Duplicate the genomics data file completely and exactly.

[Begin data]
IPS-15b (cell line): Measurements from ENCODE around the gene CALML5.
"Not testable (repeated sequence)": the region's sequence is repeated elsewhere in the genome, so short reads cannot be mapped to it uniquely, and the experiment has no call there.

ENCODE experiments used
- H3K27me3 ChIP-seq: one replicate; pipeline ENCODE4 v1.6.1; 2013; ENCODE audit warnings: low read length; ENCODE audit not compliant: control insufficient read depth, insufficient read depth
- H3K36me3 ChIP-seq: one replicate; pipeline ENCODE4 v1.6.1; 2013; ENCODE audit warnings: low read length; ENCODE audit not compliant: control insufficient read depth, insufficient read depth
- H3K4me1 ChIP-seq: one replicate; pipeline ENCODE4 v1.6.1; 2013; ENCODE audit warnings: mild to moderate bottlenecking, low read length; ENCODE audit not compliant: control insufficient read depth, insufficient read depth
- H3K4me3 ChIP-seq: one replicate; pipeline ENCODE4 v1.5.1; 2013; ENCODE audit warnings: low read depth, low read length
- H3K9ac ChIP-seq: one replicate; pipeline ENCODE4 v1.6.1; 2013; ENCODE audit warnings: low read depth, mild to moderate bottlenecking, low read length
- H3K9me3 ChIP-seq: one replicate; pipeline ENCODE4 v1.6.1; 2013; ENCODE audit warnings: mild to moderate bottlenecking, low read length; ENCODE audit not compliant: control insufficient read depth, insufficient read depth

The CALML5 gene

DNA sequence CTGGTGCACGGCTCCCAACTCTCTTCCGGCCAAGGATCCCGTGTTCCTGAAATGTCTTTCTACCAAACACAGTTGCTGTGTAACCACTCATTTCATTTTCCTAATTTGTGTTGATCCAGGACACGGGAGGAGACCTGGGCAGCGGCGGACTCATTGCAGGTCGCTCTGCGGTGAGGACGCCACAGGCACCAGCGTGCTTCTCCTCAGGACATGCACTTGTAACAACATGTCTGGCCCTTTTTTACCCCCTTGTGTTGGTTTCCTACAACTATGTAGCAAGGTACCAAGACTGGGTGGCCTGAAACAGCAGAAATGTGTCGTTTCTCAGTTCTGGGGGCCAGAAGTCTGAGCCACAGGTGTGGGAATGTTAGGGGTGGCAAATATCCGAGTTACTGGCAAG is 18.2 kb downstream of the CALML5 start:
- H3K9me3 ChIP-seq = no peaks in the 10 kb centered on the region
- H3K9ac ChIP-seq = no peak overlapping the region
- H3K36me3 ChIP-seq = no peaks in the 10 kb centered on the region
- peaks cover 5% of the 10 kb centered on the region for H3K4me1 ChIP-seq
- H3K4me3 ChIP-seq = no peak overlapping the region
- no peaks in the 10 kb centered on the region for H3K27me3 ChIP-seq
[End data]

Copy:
IPS-15b (cell line): Measurements from ENCODE around the gene CALML5.
"Not testable (repeated sequence)": the region's sequence is repeated elsewhere in the genome, so short reads cannot be mapped to it uniquely, and the experiment has no call there.

ENCODE experiments used
- H3K27me3 ChIP-seq: one replicate; pipeline ENCODE4 v1.6.1; 2013; ENCODE audit warnings: low read length; ENCODE audit not compliant: control insufficient read depth, insufficient read depth
- H3K36me3 ChIP-seq: one replicate; pipeline ENCODE4 v1.6.1; 2013; ENCODE audit warnings: low read length; ENCODE audit not compliant: control insufficient read depth, insufficient read depth
- H3K4me1 ChIP-seq: one replicate; pipeline ENCODE4 v1.6.1; 2013; ENCODE audit warnings: mild to moderate bottlenecking, low read length; ENCODE audit not compliant: control insufficient read depth, insufficient read depth
- H3K4me3 ChIP-seq: one replicate; pipeline ENCODE4 v1.5.1; 2013; ENCODE audit warnings: low read depth, low read length
- H3K9ac ChIP-seq: one replicate; pipeline ENCODE4 v1.6.1; 2013; ENCODE audit warnings: low read depth, mild to moderate bottlenecking, low read length
- H3K9me3 ChIP-seq: one replicate; pipeline ENCODE4 v1.6.1; 2013; ENCODE audit warnings: mild to moderate bottlenecking, low read length; ENCODE audit not compliant: control insufficient read depth, insufficient read depth

The CALML5 gene

DNA sequence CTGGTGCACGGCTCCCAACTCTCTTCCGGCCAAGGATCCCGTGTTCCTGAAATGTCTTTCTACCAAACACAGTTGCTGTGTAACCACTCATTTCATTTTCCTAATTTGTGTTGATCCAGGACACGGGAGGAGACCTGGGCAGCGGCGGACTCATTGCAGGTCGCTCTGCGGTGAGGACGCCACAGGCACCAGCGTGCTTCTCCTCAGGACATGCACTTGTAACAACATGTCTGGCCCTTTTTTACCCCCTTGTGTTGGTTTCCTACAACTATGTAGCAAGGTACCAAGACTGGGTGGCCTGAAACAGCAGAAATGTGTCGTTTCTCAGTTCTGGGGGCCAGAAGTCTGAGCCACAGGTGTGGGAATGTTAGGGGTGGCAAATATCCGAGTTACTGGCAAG is 18.2 kb downstream of the CALML5 start:
- H3K9me3 ChIP-seq = no peaks in the 10 kb centered on the region
- H3K9ac ChIP-seq = no peak overlapping the region
- H3K36me3 ChIP-seq = no peaks in the 10 kb centered on the region
- peaks cover 5% of the 10 kb centered on the region for H3K4me1 ChIP-seq
- H3K4me3 ChIP-seq = no peak overlapping the region
- no peaks in the 10 kb centered on the region for H3K27me3 ChIP-seq